Thursday, 30 May 2013

Marsh Harrier - dip

This morning Morton Bagot hosted a Marsh Harrier and a Red Kite, and I wasn't there to see them. The lucky guy was Mark Islip, but apart from the fact he saw them at 8.30 (per John Yardley, who is currently in Wales) I don't know any other details.

What I do know is that there are three types of dipping. In ascending order of pain they are:

1. You are at work or on holiday and hear about a bird on your patch, but can do nothing about it until you get home. This only really hurts if you are away for a week and the bird stays for about four days.

2. You are on site but the bird flies through and is seen by someone else, e.g Common Tern last week. Only really upsetting if the bird in question was a Bee-eater or something else that you know will never occur again.

3. You were planning to go this morning, but at the last minute change your plans. This is what happened to me this morning. My reason for not going? It was raining. How pathetic.

Instead, after emerging from the doctor's surgery with the text from John burning a hole in my coat pocket, I decided to stick to my secondary plan which was to call in at Haselor scrape and then go and survey Morton Bagot from the road after the rain had stopped in the lame hope that either birds would still be there. They weren't, but at least I ticked a new local birder, Keith Fletcher, at Haselor Scrape. He had been watching three Redshank chicks, but only one remained for me to see.

The Marsh Harrier was the second for the site, the previous one (which I did see) was an adult male in April 2011.

Congratulations to Mark for a terrific find.

Monday, 27 May 2013

Haselor Scrape

News reached me this week of some pretty impressive chick counts at Haselor scrape. Both Johns counted 30 Lapwing chicks several days ago, and John Y had four Redshank chicks there on Saturday.

I was tempted to see for myself this morning, and although far fewer Lapwing chicks were visible (still alive?) I at least saw two of the four Redshank chicks.

Hiding in the vegetation
showing well

Sunday, 26 May 2013

Springwatch ?

Monday sees the start of another series of Springwatch on the BBC. For all its faults (let's go over to our Beavers) etc I do have a soft spot for these programmes. Where else do you get to watch live wildlife and original footage of British creatures from the comfort of your own armchair? My only gripe is the fact that it airs in summer, not spring.

I visited the patch today, a glorious sunny morning, and found it had all the sleepiness of early summer. The only new arrivals I could detect were at least four singing Reed Warblers (a new record count) from three localities around the site. One of the two in the reedbed was incorporating some excellent mimicry of a Blackbird alarm call into its song.

Back at the flashes the single Little Ringed Plover shimmered in the heat haze on the furthest flash, and as an homage to Springwatch I recorded the following storyboard:

A cock Pheasant struts innocently into the middle of the field.

Alone at last
Suddenly the Lapwings attack.

Duck !
Lapwing ?
After several minutes of this the Pheasants (it turned out there was also a hen Pheasant hidden in the grass) flew off. A victory to the Lapwings, three pairs of which were defending at least five chicks. Another pair, possibly two, were defending territory on the fallow field behind me.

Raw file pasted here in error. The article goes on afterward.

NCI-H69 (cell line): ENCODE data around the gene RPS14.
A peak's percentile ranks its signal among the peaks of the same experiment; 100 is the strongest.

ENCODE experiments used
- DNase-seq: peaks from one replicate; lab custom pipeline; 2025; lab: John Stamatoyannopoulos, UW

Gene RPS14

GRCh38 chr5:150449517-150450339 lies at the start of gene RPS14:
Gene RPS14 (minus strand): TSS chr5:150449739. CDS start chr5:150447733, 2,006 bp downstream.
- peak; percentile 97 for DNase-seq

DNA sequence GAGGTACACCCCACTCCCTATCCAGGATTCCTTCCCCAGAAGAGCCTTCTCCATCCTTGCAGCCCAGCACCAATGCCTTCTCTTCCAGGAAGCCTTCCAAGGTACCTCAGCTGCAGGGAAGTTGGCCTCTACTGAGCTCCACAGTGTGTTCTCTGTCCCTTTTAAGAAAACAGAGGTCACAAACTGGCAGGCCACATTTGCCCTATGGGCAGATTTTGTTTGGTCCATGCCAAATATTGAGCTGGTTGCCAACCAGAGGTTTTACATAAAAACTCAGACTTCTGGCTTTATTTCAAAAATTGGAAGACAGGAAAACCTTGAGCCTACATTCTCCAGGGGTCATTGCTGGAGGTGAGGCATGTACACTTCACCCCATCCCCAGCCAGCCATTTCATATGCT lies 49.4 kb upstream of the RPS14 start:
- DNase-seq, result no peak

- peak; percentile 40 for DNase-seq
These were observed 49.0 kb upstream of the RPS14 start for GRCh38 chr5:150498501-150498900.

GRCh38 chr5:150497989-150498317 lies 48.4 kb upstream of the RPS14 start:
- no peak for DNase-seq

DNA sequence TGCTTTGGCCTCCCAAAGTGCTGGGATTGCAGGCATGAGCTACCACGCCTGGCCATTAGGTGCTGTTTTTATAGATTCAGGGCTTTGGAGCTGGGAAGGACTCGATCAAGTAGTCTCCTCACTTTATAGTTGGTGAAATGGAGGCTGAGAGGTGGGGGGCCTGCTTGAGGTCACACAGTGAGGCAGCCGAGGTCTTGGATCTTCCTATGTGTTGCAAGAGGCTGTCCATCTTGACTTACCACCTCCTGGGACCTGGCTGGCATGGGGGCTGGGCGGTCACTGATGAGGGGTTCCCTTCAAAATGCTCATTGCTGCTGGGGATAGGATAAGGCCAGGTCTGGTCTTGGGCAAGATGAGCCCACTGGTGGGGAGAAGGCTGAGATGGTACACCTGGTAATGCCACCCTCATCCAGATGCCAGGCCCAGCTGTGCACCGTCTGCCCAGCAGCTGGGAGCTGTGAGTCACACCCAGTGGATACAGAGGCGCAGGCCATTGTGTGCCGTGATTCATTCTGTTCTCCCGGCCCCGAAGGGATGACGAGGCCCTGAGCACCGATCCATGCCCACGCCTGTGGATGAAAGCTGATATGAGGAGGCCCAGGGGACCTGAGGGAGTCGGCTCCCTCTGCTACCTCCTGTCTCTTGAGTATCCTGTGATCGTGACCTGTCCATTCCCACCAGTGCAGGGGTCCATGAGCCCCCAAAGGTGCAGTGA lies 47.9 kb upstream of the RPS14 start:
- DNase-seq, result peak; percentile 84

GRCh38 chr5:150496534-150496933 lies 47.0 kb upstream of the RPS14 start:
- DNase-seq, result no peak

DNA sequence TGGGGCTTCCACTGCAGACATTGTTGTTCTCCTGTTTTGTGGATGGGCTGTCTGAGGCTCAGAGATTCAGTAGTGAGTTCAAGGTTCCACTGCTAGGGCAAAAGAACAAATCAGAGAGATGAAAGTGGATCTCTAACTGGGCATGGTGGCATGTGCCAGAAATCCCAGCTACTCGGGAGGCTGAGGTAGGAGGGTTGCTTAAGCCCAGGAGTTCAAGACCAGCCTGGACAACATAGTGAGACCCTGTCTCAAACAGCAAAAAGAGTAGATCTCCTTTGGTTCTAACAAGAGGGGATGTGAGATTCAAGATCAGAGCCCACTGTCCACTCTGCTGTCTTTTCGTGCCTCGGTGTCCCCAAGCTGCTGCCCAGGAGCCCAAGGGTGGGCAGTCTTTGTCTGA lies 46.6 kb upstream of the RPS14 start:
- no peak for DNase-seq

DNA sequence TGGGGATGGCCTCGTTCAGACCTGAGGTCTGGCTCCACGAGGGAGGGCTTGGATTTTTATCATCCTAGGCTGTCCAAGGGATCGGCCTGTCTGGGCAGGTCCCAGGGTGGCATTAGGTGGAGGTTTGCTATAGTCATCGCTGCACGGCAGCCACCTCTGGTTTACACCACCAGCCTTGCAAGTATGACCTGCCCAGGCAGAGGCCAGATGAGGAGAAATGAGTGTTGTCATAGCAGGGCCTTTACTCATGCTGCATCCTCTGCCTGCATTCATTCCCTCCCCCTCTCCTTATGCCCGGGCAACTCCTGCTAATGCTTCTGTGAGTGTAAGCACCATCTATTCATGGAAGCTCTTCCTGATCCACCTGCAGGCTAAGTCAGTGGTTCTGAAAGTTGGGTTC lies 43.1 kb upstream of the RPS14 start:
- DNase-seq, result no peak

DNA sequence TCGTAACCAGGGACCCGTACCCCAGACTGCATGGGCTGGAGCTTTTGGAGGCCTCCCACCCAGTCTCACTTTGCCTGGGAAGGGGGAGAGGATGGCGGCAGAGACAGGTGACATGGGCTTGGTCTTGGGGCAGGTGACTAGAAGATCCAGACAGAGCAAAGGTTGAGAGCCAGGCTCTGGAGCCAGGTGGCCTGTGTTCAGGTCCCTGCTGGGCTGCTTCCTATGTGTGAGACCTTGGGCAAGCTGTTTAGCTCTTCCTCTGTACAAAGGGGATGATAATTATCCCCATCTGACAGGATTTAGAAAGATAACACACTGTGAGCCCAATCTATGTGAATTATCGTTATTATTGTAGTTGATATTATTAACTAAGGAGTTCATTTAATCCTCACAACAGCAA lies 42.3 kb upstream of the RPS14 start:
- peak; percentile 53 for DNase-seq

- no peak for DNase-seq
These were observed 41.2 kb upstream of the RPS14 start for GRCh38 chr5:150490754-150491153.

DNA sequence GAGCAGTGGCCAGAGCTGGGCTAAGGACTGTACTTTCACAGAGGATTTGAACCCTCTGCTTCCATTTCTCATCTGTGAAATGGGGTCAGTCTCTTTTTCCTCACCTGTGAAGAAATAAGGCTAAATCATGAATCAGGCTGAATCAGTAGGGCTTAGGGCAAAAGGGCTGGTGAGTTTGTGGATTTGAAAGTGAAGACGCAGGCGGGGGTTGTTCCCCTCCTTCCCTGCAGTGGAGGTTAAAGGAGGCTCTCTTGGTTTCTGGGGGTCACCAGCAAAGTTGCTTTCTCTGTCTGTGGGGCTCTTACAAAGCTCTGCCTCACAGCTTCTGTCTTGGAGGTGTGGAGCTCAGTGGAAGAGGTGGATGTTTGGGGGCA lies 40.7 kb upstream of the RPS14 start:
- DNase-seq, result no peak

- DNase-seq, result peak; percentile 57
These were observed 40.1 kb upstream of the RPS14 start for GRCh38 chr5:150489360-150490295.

Back at Netherstead Farm I was hailed by Granny P, who produced her grandchild, Sam (apologies if I have remembered his name wrong). The little lad assured me that he was four years old, his granny having  said he was nearly five, and I was asked to let him look through my scope. Young Sam has been watching birds since he was first handed a pair of binoculars, and evidently loved it. Birds being birds there was absolutely nothing to show him, so I settled for some distant apple blossom and he quickly picked up on how to see an image through a scope by looking down into the lens to avoid just seeing black.

I really hope he does develop an interest in wildlife. Four years old might seem a bit young to start, but that was my age when I got the bug so why not?

Wednesday, 22 May 2013

A blast from the north

This evening I went birding in spite of the strong wind blowing from the north and bright conditions, my least favorite combination. One big plus was that John had fixed the thread on my scope so I was keen to photograph something, anything really.

The Flashes offered a summer-plumaged Black-headed Gull and a Little Ringed Plover. Nah! The pool produced my first subject as I found there were now two pairs of Greylag Geese with goslings.

Awwh !
This is the first year that Greylags have nested on the pool, so two broods is pretty good. Moving on I tried a distant shot of the female Wheatear which is still present (and blurred), almost got a shot of a hovering Kestrel (I did get the shot but the subject was heading out of the frame), and finally failed to even see a loudly singing Lesser Whitethroat.

Back at the road I eventually got a dodgey picture of a Swallow sitting on wires.

The Swallow about to fly off
I also had a nice chat with one of the farming twins from Church Farm. Like all the farmers I have encountered around here he was very friendly and interested in the wildlife on his land. He seemed to know about the blog, and if he took exception to me accidentally walking his dog last week, he didn't let it show.

Sunday, 19 May 2013

Dipped a first for the patch !

This morning I was joined by John Coombes. He has the distinction of finding the best bird at Morton Bagot ever to be successfully twitched, namely the Great Grey Shrike in February 2010. It was, he told me, only his second ever visit. I was keen to meet him in order to put a face to the name.

We ambled from Netherstead Farm past about three singing Reed Warblers and maybe a couple of Sedge Warblers until I got a text from John Yardley to say that he had a Redshank on the back flash. This was a patch year tick, so our pace quickened a fraction.